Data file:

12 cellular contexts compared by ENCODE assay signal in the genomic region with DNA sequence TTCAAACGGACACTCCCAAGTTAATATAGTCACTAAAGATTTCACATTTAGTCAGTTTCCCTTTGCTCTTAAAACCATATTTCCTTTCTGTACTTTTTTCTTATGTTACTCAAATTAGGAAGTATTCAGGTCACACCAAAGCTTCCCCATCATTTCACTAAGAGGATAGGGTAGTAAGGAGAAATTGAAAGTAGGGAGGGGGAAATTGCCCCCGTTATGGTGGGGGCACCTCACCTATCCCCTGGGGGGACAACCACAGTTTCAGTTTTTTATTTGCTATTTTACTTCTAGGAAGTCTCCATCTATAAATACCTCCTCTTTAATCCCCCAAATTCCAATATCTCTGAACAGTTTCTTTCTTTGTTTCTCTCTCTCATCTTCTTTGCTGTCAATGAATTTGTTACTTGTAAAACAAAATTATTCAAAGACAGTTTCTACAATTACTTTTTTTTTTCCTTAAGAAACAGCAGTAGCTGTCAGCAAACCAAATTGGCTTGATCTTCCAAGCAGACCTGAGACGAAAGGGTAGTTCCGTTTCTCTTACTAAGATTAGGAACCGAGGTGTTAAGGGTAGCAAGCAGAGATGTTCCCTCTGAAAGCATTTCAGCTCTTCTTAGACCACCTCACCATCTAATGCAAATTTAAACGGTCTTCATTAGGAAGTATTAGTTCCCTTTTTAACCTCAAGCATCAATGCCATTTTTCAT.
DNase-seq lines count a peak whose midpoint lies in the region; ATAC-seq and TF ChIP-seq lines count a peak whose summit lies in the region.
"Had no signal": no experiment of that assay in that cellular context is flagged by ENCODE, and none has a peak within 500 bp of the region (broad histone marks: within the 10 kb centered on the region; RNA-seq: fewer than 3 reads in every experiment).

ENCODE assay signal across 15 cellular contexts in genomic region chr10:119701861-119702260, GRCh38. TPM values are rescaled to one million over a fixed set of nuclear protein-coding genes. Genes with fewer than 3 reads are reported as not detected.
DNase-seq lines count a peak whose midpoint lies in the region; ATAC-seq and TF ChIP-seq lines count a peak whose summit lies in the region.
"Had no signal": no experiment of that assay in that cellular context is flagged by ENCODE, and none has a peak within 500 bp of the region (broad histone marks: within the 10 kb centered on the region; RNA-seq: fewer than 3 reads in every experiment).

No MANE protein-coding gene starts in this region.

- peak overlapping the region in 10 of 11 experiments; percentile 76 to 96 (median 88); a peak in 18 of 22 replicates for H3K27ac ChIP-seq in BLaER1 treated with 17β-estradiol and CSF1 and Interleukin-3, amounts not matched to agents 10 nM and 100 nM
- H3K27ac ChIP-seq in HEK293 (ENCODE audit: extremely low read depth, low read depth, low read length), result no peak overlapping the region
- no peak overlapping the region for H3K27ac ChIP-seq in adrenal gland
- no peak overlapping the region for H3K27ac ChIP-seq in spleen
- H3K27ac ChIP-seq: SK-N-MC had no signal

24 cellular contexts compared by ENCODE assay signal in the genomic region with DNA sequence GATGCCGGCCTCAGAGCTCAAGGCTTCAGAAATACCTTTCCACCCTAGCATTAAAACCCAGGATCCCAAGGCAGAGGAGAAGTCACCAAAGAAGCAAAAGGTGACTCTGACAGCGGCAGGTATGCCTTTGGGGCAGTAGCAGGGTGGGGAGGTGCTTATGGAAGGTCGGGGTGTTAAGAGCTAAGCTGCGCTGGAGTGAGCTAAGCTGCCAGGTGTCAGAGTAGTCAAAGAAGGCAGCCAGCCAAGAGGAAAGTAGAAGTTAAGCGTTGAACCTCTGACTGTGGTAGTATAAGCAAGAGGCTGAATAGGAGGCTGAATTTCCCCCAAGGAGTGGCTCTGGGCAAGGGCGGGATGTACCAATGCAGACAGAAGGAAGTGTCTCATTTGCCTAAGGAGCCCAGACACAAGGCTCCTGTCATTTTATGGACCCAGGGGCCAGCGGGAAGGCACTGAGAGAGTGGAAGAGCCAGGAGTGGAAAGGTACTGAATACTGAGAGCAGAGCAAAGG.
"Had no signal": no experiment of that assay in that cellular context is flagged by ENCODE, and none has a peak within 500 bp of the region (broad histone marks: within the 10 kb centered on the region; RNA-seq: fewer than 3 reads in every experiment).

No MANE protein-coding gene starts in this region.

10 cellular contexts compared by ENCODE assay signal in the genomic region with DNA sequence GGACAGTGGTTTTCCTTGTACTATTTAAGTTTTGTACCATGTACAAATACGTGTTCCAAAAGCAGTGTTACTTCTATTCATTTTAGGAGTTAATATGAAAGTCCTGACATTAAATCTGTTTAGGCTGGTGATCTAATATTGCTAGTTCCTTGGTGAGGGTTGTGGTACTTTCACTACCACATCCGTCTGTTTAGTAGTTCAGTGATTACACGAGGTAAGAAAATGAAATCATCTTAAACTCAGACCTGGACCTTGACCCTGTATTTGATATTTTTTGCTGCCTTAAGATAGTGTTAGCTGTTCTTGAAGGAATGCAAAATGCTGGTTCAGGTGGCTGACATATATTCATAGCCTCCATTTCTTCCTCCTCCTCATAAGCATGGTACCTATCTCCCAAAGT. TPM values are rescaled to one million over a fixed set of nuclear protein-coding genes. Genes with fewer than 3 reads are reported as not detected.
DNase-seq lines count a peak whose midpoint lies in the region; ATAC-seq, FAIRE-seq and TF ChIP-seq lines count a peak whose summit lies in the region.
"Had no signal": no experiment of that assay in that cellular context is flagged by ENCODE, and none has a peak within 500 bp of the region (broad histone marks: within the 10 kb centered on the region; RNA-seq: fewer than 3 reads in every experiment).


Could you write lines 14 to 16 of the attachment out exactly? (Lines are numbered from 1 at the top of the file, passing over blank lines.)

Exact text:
"Had no signal": no experiment of that assay in that cellular context is flagged by ENCODE, and none has a peak within 500 bp of the region (broad histone marks: within the 10 kb centered on the region; RNA-seq: fewer than 3 reads in every experiment).

No MANE protein-coding gene starts in this region.

10 cellular contexts compared by ENCODE assay signal in the genomic region with DNA sequence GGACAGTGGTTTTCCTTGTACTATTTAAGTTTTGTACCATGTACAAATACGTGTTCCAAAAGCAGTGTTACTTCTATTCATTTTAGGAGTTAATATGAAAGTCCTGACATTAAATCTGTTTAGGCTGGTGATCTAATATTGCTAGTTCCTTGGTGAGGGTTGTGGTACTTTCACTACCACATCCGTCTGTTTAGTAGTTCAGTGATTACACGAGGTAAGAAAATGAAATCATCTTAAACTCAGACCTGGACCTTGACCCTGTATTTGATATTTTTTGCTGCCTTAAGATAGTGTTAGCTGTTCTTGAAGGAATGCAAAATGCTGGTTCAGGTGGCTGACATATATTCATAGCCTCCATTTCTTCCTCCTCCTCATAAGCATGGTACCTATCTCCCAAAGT. TPM values are rescaled to one million over a fixed set of nuclear protein-coding genes. Genes with fewer than 3 reads are reported as not detected.